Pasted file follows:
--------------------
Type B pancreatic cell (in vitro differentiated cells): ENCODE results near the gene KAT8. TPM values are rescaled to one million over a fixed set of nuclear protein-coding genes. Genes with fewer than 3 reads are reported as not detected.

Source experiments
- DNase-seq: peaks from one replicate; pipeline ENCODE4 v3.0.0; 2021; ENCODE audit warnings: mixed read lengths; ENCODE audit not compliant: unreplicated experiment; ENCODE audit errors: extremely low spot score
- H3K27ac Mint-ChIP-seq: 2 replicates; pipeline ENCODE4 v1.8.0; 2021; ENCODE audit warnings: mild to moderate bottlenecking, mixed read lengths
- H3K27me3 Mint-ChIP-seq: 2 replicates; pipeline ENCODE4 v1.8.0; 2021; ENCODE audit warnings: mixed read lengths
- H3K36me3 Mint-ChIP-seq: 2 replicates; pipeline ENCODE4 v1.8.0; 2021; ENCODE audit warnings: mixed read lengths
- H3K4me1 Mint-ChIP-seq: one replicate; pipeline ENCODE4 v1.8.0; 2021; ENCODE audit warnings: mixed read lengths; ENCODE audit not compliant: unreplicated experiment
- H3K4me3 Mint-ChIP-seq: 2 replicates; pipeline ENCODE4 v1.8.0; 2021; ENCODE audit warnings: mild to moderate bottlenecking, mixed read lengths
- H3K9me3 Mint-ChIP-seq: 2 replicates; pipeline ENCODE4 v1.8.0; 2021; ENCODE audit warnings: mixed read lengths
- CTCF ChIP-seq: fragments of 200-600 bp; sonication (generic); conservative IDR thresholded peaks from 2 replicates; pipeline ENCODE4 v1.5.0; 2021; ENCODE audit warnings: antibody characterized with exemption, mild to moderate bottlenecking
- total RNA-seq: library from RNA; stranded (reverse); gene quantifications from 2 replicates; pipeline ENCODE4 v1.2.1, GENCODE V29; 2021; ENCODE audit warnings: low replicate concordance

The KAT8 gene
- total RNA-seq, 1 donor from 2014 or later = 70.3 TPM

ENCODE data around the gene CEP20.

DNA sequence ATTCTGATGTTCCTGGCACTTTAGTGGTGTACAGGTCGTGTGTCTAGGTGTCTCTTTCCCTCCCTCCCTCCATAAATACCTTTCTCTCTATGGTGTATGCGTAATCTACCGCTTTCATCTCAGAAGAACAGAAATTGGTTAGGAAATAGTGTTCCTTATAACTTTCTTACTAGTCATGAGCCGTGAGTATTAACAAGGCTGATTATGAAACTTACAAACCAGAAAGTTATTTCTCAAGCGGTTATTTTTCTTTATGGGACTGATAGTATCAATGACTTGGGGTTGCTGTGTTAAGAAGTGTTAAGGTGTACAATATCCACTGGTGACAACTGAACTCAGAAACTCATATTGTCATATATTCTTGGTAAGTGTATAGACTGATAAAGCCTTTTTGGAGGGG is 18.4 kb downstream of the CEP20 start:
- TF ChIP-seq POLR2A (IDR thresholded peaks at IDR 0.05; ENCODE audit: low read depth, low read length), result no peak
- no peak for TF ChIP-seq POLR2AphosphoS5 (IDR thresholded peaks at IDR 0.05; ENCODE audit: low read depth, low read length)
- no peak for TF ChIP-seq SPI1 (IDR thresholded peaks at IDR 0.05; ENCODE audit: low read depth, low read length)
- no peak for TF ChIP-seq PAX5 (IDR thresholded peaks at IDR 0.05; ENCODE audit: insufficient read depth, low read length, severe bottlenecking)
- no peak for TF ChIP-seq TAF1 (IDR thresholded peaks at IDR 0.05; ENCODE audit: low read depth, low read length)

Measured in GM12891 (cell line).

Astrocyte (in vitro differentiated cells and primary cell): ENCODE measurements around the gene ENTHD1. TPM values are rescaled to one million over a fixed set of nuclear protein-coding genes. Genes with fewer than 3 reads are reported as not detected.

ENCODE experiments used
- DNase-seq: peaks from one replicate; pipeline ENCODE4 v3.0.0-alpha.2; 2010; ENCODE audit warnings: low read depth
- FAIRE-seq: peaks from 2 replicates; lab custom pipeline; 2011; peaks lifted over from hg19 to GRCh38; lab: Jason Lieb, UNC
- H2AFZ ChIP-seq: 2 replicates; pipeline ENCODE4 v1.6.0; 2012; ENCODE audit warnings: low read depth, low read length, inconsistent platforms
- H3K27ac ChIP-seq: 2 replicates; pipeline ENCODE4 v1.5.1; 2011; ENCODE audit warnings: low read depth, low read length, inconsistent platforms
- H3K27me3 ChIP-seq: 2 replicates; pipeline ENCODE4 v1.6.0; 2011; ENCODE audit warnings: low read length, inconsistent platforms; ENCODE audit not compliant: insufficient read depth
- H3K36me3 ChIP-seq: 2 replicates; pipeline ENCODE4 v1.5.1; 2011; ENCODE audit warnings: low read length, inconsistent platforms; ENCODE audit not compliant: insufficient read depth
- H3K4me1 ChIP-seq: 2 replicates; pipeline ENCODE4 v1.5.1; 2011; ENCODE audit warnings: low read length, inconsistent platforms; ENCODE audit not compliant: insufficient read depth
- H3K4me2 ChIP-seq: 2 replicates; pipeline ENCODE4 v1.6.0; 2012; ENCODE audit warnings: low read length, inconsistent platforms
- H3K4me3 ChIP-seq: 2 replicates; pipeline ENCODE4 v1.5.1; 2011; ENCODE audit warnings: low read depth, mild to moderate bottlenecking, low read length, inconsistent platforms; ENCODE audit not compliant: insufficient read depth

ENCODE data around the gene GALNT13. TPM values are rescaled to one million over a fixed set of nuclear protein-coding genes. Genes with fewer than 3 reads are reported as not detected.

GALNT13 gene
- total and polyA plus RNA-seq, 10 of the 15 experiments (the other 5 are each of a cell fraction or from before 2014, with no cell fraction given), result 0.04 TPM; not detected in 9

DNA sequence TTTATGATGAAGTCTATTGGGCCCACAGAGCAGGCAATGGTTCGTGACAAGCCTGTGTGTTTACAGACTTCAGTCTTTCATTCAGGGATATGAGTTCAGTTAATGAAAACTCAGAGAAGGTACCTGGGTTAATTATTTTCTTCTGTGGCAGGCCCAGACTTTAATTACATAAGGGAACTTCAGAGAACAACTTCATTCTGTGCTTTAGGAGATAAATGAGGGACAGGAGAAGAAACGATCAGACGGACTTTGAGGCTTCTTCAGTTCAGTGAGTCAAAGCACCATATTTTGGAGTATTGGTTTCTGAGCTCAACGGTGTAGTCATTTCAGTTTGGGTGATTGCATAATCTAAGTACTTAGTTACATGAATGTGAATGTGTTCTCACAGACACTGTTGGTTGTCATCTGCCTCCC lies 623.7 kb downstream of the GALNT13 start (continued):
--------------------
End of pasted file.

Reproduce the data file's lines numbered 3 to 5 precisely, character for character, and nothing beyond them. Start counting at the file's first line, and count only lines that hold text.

- DNase-seq: peaks from one replicate; pipeline ENCODE4 v3.0.0; 2021; ENCODE audit warnings: mixed read lengths; ENCODE audit not compliant: unreplicated experiment; ENCODE audit errors: extremely low spot score
- H3K27ac Mint-ChIP-seq: 2 replicates; pipeline ENCODE4 v1.8.0; 2021; ENCODE audit warnings: mild to moderate bottlenecking, mixed read lengths
- H3K27me3 Mint-ChIP-seq: 2 replicates; pipeline ENCODE4 v1.8.0; 2021; ENCODE audit warnings: mixed read lengths